Focus: GS-III Environment and Ecology
- The methane hydrate deposit in the Krishna-Godavari (KG) basin is a rich source that will ensure adequate supplies of methane, a natural gas.
- Methane hydrate is formed when hydrogen-bonded water and methane gas come into contact at high pressures and low temperatures in oceans.
- It is estimated that one cubic meter of methane hydrate contains 160-180 cubic meters of methane.
- Even the lowest estimate of methane present in the methane hydrates in KG Basin is twice that of all fossil fuel reserves available worldwide.
- A recent study conducted has found that the methane hydrate deposits are located in the Krishna-Godavari (KG) basin are of biogenic origin.
- The massive methane hydrate deposits of biogenic origin in the Krishna-Godavari (KG) basin and near the coast of Andaman and Mahanadi make it necessary to study the associated methanogenic community.
- This study has shown that methanogens under these elevated pressure and temperature conditions are well adapted to these conditions and are different in methane-producing activities.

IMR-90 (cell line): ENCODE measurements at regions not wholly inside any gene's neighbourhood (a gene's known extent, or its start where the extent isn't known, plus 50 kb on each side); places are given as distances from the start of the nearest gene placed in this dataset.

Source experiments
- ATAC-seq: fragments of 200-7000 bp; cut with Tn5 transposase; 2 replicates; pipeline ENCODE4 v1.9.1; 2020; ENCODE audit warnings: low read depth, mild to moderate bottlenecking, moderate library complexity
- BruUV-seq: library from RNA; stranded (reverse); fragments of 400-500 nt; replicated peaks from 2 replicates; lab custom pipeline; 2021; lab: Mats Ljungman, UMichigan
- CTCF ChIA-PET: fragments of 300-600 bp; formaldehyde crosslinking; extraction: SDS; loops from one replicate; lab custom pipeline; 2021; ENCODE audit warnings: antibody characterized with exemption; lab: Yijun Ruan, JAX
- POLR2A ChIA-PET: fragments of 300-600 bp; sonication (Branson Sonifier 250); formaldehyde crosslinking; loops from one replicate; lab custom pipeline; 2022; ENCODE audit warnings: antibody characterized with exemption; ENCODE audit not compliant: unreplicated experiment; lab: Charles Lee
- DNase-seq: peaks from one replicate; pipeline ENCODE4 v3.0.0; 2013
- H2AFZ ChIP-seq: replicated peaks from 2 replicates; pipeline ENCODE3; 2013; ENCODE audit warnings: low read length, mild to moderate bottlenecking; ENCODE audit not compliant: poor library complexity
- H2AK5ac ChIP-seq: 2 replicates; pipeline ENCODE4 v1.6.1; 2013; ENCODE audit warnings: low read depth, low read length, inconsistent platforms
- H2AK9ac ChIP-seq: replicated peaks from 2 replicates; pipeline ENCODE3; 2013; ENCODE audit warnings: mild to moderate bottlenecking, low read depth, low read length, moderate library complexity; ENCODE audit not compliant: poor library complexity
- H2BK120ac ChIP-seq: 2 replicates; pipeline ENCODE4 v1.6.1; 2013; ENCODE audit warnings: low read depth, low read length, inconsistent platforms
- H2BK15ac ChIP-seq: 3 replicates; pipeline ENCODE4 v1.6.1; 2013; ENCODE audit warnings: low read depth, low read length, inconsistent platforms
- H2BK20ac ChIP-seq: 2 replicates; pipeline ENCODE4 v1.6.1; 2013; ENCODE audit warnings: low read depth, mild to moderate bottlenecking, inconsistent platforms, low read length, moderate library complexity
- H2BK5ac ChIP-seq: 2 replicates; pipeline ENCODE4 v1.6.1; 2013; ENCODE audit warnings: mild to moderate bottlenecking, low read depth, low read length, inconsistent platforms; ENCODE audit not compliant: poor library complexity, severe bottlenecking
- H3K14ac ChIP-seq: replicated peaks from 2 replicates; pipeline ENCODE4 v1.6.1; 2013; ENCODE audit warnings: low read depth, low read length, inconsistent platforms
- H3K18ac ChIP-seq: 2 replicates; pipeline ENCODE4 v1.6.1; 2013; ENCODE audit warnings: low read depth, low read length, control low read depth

Methane as a fuel
- Methane is used as a fuel for ovens, homes, water heaters, kilns, automobiles, turbines, and other things.
- Refined liquid methane is used as a rocket fuel, when combined with liquid oxygen.
- As the major constituent of natural gas, methane is important for electricity generation by burning it as a fuel in a gas turbine or steam generator.
- Compared to other hydrocarbon fuels, methane produces less carbon dioxide for each unit of heat released.
- However, it produces more heat per mass than any other organic molecule due to its relatively large content of hydrogen.
- Krishna Godavari Basin is a peri-cratonic passive margin basin in India.
- It is spread across more than 50,000 square kilometres in the Krishna River and Godavari River basins in Andhra Pradesh.
- Krishna-Godavari inland and offshore basins have good prospects of tight oil and tight gas reserves from the conducted field studies.
- Most of the conventional wells drilled and operated have a shorter lifespan than envisaged life and with erratic production.
- This may be due to drilling of conventional wells in tight oil and gas fields without horizontal drilling in the shale rock formations and hydraulic fracturing.